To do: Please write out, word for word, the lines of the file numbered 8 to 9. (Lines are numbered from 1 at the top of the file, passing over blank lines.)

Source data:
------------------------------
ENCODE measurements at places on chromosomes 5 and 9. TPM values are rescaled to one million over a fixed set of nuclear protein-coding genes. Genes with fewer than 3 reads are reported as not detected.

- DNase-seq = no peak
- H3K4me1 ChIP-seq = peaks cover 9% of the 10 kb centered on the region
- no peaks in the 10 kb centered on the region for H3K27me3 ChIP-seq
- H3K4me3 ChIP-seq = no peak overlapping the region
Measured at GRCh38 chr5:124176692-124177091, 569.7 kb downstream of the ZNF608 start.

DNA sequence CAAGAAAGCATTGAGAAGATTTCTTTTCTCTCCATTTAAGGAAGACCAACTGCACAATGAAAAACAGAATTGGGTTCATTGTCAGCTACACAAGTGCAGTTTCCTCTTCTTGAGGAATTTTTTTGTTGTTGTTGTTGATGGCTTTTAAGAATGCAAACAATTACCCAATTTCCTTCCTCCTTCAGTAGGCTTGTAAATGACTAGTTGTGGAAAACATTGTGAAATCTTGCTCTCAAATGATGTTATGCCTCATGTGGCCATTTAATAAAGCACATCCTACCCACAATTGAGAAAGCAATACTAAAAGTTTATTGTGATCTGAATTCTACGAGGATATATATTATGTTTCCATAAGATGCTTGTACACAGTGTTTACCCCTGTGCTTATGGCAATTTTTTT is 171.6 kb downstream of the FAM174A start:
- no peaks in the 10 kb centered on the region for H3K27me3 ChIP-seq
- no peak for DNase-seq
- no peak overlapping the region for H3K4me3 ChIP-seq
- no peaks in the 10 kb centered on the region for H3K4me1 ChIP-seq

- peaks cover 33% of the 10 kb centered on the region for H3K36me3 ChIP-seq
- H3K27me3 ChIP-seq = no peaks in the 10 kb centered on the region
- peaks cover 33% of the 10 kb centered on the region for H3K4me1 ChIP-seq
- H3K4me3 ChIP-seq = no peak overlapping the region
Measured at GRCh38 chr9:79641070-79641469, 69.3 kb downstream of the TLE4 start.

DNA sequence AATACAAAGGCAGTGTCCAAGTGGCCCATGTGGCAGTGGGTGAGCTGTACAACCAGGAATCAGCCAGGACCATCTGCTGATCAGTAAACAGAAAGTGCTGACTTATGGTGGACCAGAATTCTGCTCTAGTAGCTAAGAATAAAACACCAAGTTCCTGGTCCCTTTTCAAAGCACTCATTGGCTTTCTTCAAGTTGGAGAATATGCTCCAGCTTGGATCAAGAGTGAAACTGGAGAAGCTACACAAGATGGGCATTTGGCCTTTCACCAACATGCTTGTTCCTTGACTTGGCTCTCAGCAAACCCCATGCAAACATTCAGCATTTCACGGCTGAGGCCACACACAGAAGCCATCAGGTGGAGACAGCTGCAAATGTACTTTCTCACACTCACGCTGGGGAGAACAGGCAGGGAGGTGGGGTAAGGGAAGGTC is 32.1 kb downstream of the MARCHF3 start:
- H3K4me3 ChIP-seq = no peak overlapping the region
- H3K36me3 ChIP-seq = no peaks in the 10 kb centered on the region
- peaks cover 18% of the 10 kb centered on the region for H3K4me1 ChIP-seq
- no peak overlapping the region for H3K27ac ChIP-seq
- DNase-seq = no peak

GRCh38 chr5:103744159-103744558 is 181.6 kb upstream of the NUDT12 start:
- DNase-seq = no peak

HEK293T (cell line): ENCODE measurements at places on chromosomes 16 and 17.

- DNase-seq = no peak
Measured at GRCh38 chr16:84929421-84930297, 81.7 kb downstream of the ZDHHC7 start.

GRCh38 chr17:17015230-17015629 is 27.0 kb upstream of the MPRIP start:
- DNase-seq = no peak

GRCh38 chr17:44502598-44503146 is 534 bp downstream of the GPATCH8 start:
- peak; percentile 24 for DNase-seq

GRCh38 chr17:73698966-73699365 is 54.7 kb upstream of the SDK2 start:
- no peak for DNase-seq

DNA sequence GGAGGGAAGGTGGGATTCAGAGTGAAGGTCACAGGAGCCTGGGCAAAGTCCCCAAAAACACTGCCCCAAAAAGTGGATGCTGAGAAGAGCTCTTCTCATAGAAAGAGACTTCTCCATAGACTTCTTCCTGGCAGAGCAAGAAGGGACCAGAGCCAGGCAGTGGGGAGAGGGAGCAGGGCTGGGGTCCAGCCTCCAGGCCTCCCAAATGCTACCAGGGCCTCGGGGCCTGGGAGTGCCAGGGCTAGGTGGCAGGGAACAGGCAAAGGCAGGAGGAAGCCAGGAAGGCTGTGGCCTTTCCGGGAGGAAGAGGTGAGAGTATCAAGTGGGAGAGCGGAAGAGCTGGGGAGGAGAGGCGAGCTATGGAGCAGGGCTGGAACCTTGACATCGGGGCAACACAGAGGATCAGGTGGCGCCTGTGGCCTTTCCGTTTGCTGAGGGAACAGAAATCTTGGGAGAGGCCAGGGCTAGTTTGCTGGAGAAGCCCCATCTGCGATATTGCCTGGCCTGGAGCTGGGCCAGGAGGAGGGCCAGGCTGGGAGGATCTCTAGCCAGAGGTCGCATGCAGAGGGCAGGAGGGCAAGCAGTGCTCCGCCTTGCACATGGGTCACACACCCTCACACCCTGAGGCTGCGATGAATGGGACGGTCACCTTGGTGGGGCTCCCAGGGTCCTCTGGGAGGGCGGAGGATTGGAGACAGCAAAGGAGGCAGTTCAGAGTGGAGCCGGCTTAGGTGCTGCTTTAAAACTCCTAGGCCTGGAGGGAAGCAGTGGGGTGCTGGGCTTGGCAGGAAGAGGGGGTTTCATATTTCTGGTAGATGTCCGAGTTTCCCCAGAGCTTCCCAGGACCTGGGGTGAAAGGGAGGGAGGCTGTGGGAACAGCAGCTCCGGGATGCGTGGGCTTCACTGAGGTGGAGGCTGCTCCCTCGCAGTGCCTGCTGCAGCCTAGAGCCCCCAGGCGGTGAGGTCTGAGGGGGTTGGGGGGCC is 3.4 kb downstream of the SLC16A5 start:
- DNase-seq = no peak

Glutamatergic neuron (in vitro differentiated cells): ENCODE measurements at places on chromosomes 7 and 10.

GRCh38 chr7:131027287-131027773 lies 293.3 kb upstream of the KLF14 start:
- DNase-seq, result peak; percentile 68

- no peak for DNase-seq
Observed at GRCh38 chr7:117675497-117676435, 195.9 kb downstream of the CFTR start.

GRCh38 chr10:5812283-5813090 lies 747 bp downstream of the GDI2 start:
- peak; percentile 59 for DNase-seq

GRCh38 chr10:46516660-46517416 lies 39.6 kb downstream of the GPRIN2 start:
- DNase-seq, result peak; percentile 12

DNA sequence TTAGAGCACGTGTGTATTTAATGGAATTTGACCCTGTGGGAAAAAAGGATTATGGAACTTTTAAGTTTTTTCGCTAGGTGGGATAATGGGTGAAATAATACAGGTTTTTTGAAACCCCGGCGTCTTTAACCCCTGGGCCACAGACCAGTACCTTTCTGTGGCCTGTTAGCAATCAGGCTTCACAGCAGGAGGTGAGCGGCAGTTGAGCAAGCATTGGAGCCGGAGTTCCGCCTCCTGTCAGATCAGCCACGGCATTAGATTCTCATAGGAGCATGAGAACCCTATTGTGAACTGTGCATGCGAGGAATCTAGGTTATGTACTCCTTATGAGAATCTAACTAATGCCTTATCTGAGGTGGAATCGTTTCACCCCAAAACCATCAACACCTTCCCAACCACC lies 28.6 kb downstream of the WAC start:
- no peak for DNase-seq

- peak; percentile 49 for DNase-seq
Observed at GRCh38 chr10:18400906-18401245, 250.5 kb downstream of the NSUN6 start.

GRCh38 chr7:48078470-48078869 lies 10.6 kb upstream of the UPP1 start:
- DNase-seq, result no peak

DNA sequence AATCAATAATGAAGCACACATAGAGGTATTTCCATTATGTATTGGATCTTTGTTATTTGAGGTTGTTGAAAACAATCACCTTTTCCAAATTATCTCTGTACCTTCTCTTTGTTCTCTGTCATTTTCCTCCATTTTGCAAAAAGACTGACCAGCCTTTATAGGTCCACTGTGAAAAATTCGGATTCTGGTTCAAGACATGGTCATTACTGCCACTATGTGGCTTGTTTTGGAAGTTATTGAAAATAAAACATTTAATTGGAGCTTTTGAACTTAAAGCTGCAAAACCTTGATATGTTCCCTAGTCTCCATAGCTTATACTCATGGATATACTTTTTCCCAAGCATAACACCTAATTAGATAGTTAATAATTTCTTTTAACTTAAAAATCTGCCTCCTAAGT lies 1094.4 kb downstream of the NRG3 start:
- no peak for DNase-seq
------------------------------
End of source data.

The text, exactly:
- no peaks in the 10 kb centered on the region for H3K27me3 ChIP-seq
- no peak for DNase-seq